As multicultural bloggers, you know how hard it can be to find the perfect images for your articles and maintain your multicultural visual strategy. Some of us write about our own mixed families and some of us write about other cultures in the hopes of educating others or offering tools for multicultural homeschooling families or worldschooling families. Some of us are are travel bloggers but not great portrait photographers. So we rely on stock photography for illustrating our articles, most of the time coming up short with what we find.
An option of course is to take photos of our own families. Unfortunately that’s not always an option if we want to keep our children away from the vast expanse of the internet and its unseen dangers.
Multicultural Visual Strategy & Stereotypes
To properly represent our personal stories, we are constantly searching for images of children, families, and people of all cultures doing normal things, but with different kinds of hair and different color skin. What happens when we look for these images, specially the FREE ones? We find stereotypical settings and un-natural situations that feel contrived and don’t always look real or like something these people would be doing on a regular day. These might work for NGO’s with small budgets or travel agencies, but they don’t exactly work for us.
Take a look at the classic images that show up when you search for the term “multicultural”. Does your family pose like this on a regular basis or have sunset picnics all the time, or frolic in the woods with your multiracial friends? No, I didn’t think so. These photos might work for our stories once in awhile but they are not exactly representative of a real multicultural families, or even of a multicultural group of people working together.
“Indigenous” and Country Specific “Cultural” Stock Photography
Let’s talk about what happens when we search for visuals to illustrate our educational and feature articles about cultures, countries, and other stories about people around the world. Cultural Stereotyping is strong in these searches, and unless your stories are stereotypical as well then the results will not help much.
For example let’s say you are doing a piece on Peruvian Independence Day. Sure, you will find lots of photos of historic depictions, flags, and maybe an illustration of a Peruvian person wearing the classic quechua outfit of chuyo and poncho. But what if you want to depict modern Peru and what it’s like over there? You start searching…. “Peruvian People”, “28 de Julio”, “Peruvian Independence’, and “Peruvian Celebrations”. What do you get? You get a whole bunch of these:
Let’s say you want to write about living as a Muslim woman in this crazy messed up stereotypical world but you can’t exactly buy stock photography cause your blog is new and when searching for images you get a lot of this;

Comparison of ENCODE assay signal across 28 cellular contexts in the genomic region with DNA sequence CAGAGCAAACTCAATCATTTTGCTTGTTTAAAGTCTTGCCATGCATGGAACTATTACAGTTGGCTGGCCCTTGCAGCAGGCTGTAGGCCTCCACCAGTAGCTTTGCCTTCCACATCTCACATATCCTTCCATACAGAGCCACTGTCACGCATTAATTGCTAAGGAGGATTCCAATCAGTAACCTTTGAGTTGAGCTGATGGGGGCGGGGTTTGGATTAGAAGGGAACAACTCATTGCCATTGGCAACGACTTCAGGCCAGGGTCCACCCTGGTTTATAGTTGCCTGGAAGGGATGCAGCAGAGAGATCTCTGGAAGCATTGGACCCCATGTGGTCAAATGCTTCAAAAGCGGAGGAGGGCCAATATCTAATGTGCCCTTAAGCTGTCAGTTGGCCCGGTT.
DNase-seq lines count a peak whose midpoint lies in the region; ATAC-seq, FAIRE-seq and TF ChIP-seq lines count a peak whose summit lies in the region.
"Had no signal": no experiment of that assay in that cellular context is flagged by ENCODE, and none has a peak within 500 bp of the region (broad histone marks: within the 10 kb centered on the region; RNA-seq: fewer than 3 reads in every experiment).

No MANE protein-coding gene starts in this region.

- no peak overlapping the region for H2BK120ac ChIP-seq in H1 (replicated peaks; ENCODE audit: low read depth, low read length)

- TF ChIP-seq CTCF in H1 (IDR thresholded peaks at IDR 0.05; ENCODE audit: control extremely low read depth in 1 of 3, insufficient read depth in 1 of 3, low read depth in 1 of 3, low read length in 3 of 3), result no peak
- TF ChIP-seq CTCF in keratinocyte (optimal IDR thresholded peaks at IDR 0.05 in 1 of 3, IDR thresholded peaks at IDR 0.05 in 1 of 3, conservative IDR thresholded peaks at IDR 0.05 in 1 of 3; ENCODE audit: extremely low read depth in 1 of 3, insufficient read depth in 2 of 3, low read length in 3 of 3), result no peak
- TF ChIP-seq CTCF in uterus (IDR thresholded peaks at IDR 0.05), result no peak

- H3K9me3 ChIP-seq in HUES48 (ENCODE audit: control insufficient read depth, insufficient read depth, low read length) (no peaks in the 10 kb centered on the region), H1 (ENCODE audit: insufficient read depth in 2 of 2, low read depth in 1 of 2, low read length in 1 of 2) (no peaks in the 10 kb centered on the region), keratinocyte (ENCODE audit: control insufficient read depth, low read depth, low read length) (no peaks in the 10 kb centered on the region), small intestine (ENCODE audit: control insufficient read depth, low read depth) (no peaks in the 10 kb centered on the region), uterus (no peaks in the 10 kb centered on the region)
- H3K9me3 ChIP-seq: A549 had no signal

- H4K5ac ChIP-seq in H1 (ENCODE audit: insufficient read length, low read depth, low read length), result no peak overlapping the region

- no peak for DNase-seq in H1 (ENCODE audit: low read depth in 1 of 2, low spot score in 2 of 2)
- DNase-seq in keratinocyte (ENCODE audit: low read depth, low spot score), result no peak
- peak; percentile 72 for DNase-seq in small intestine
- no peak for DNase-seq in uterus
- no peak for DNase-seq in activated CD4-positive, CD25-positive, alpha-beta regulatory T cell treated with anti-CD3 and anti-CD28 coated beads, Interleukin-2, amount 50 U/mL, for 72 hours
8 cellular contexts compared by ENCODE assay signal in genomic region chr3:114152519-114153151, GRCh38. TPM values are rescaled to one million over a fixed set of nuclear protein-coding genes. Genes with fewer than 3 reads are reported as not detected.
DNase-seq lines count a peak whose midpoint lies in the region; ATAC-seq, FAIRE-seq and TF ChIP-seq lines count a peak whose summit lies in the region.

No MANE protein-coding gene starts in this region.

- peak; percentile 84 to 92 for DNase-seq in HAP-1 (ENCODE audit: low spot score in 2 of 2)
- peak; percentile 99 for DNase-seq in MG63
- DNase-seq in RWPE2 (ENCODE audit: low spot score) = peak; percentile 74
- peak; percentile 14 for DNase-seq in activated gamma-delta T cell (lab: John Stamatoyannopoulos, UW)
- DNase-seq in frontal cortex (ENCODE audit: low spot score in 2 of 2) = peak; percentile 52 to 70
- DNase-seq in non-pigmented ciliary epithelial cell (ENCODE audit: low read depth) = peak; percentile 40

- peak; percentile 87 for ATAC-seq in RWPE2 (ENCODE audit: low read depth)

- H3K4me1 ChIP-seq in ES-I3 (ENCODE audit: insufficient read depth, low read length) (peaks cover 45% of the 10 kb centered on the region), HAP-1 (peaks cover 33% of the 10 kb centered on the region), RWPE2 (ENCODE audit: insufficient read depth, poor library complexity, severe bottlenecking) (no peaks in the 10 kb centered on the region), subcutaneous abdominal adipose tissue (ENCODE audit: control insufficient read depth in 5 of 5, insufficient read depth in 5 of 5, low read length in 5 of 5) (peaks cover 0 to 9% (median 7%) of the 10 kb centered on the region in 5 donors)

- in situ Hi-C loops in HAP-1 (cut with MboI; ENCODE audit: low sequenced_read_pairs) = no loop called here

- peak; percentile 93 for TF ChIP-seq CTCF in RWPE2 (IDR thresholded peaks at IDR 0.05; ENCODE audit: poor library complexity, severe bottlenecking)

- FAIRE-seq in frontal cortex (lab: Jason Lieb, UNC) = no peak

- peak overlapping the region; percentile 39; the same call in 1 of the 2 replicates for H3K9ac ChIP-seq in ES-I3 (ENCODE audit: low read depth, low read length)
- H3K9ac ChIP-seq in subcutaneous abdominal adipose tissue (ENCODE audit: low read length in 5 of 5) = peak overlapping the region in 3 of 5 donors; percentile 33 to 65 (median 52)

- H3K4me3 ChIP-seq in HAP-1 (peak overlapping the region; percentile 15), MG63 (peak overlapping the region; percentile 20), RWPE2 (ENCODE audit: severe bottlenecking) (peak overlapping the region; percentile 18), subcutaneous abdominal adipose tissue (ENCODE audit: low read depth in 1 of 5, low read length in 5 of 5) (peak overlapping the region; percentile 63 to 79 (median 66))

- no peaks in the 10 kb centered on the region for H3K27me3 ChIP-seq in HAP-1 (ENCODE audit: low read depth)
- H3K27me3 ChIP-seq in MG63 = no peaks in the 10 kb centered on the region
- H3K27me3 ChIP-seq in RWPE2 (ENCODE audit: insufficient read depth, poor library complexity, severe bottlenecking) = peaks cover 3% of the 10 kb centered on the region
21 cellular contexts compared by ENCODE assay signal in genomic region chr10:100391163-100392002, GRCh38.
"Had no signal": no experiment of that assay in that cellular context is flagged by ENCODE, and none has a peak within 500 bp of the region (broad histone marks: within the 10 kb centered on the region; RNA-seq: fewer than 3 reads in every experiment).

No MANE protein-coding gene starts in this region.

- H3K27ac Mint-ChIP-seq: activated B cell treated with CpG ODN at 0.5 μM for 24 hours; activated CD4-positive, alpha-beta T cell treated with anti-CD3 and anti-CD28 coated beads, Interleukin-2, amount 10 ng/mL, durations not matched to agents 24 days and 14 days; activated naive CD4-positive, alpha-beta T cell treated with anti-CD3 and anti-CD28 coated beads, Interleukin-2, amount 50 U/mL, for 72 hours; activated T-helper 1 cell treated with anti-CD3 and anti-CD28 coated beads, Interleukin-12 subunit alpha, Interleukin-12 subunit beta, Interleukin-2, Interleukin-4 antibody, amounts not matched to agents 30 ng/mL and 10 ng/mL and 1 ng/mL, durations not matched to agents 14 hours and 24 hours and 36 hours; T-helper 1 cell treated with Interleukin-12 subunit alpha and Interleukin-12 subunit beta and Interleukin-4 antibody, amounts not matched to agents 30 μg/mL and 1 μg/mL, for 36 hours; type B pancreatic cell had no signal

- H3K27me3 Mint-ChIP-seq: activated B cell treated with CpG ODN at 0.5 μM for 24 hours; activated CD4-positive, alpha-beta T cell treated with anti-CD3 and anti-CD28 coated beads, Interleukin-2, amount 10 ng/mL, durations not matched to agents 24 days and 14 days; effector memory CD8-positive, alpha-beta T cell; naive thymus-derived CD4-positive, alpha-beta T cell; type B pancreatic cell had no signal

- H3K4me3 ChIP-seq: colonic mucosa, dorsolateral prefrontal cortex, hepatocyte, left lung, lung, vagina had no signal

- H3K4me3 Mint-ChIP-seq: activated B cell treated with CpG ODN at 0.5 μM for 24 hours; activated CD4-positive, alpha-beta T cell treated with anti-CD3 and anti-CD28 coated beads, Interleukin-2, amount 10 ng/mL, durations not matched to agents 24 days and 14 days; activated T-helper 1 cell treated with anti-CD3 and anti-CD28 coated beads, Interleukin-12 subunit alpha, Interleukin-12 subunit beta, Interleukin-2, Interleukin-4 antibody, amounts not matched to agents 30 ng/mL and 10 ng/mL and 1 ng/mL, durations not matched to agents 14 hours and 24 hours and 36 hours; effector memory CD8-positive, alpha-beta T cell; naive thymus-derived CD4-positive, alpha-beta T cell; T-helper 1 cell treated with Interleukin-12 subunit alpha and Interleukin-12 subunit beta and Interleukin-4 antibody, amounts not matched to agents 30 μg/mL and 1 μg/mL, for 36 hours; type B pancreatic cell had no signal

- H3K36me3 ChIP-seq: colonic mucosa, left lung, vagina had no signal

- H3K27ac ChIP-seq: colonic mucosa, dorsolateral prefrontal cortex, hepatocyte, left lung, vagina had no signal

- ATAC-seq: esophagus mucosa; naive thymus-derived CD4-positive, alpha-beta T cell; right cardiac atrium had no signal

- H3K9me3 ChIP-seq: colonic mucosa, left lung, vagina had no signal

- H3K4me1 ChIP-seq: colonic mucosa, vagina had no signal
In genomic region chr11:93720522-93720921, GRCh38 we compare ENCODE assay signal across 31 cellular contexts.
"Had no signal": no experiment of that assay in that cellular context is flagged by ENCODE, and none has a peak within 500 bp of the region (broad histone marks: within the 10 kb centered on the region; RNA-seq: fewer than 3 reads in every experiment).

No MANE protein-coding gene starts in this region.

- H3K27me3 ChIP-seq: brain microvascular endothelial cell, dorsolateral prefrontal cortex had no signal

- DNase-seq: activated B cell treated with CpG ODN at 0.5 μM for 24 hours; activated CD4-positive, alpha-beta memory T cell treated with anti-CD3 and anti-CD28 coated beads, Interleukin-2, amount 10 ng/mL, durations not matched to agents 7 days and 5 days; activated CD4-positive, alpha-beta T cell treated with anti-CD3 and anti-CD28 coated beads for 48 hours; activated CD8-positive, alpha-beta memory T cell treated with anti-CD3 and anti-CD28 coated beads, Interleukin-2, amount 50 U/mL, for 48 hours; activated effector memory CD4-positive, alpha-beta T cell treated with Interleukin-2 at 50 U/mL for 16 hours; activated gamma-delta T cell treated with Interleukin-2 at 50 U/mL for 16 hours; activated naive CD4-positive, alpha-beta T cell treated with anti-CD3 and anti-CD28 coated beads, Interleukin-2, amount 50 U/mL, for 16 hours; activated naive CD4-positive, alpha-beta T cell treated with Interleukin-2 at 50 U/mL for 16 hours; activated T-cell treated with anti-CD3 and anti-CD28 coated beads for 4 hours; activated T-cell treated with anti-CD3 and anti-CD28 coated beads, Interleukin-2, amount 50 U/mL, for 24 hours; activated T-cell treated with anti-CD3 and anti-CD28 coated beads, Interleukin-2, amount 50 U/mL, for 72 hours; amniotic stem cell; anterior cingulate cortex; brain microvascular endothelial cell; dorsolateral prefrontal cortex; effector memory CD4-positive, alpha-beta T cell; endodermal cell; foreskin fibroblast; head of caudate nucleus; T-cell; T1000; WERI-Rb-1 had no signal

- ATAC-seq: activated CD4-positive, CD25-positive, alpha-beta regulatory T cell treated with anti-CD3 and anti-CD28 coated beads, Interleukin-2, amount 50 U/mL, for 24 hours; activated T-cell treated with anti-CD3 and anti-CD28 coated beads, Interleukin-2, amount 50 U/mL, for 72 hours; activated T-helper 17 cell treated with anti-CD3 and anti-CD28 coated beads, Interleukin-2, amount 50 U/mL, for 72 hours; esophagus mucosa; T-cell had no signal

Didn’t you know that Peru is all about the Andes and Muslim women are all about burqas and mysterious eyes? Sigh….
There is a certain level of stereotyping that one has to follow when doing marketing but the line between what is acceptable and what is ridiculous is blurry. For example if you were to use a photo of white Latino for a story on Peru it would look odd to a lot of people. This is because they have been indoctrinated to believe that in Peru everyone looks like the lady in the red poncho when in fact there are plenty of white Peruvians and very many black Peruvians as well. So what can you do to fight back against that stereotypical belief, try and use a mix of images that depict as much diversity as possible.
RELATED POST: Teaching Diversity: Why Our Kids Need it Now More Than Ever
Diversity in Stock Photography
Apart from cultural or multicultural photography, some of us are searching for photos of black families, or black working women, or maybe of Asian families, or LGBT families. I asked in a Facebook group about this topic and someone told me they always had a hard time finding photos of LGBT families that didn’t have a rainbow in the background. More stereotyping right?
In my searches online, I found a post by ND Consulting that lists 10 great online sites to find diverse stock photography. I bet that soon there will be more sites like these to choose from, people from diverse backgrounds want representation too!
Multicultural Visual Strategy Options
Free vs. Paid Stock Photography
To some extent variety between free and paid stock photography does make a difference when searching for multicultural and culture specific stock photography. Unfortunately, paid stock sometimes only means “higher quality” stereotypes. Either way, if you really want to find a varied and more real depiction of multiculturalism and diversity you have to pay.
The main Stock photo sites will have some photos but like I said before, it is very stereotypical and repetitive, yet it does improve when you pay. In my research I have found that the best and most diverse site for multicultural and culture specific photos is the adobe stock site.
Another way to creating imagery for your posts and articles is to use illustrations. You can find vector illustrations that can be changed and moved around to create scenes. If you use illustrations you can even use the same ones over and over again just changing the scene or the set up. 123RF is a great site for illustrations, but no, it’s not free.
Some illustrations are vectors and really easy to cut away from the background to create your own scenes.
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1 thought on “How to Stay Sane While Maintaining Your Multicultural Visual Strategy”
Excellent commentary on a well known issue in media!!!! Thanks for this!!
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